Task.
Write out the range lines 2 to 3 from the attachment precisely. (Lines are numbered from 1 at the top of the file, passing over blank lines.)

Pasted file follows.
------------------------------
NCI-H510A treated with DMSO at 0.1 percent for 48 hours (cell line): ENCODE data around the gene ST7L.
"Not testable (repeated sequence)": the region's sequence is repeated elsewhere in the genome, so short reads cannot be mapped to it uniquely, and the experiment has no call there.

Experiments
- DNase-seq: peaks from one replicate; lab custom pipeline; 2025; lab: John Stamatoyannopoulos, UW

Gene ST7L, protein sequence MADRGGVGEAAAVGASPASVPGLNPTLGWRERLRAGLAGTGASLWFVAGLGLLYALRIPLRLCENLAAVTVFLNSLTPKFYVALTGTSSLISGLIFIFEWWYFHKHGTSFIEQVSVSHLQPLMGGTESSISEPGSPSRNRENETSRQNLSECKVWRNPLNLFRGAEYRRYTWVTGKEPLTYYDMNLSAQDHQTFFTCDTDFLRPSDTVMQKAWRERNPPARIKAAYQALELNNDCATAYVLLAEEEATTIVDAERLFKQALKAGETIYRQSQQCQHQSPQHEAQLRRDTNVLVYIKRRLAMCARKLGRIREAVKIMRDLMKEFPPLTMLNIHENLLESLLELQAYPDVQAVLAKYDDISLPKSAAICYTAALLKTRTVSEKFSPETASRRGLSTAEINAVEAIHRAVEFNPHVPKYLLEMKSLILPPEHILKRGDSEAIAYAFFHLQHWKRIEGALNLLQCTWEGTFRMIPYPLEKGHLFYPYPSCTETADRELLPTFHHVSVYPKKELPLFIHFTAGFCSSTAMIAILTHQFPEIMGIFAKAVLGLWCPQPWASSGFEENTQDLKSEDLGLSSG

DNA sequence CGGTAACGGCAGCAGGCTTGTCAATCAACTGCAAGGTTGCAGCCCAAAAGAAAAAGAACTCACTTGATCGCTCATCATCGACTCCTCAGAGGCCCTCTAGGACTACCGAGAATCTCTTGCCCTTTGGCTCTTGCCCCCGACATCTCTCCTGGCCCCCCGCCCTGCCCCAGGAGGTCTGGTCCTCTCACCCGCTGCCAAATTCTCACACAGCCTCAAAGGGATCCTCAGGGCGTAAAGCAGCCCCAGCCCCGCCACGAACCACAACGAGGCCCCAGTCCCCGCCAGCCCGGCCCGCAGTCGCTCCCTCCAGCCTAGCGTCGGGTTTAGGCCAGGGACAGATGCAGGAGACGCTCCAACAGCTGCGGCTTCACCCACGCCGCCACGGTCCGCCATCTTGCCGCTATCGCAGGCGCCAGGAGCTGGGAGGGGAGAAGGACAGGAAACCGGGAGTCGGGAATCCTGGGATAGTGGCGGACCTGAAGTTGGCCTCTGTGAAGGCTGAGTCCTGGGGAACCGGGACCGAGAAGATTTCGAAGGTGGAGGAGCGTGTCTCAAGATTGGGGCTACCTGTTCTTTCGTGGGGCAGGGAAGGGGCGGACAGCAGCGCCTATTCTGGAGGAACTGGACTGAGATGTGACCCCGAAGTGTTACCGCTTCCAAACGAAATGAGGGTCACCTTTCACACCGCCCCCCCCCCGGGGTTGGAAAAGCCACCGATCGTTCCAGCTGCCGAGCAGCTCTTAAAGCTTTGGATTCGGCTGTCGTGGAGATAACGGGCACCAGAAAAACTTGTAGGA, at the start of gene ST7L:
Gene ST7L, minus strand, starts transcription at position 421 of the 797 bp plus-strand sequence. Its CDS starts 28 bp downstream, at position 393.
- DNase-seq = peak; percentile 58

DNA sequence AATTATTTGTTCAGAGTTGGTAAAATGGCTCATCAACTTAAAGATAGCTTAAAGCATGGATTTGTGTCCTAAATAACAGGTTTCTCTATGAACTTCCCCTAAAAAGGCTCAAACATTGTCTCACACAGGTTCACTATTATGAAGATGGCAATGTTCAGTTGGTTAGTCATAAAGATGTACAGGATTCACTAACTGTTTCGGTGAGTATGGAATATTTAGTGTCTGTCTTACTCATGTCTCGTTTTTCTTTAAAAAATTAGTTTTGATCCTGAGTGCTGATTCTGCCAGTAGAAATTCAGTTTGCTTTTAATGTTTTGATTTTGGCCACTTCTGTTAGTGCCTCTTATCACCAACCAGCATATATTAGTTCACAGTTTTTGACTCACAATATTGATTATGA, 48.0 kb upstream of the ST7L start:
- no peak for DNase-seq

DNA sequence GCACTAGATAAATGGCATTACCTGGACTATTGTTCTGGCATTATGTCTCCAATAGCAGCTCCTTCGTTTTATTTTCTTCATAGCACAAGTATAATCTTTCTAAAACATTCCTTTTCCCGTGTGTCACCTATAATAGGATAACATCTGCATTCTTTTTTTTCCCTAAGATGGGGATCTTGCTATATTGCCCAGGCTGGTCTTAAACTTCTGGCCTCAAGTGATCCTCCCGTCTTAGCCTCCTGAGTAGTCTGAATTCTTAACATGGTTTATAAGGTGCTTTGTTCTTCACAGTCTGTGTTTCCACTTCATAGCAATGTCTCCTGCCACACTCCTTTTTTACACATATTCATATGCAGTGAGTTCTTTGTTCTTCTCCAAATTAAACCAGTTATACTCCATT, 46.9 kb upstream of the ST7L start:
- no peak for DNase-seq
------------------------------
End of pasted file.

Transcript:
"Not testable (repeated sequence)": the region's sequence is repeated elsewhere in the genome, so short reads cannot be mapped to it uniquely, and the experiment has no call there.

Experiments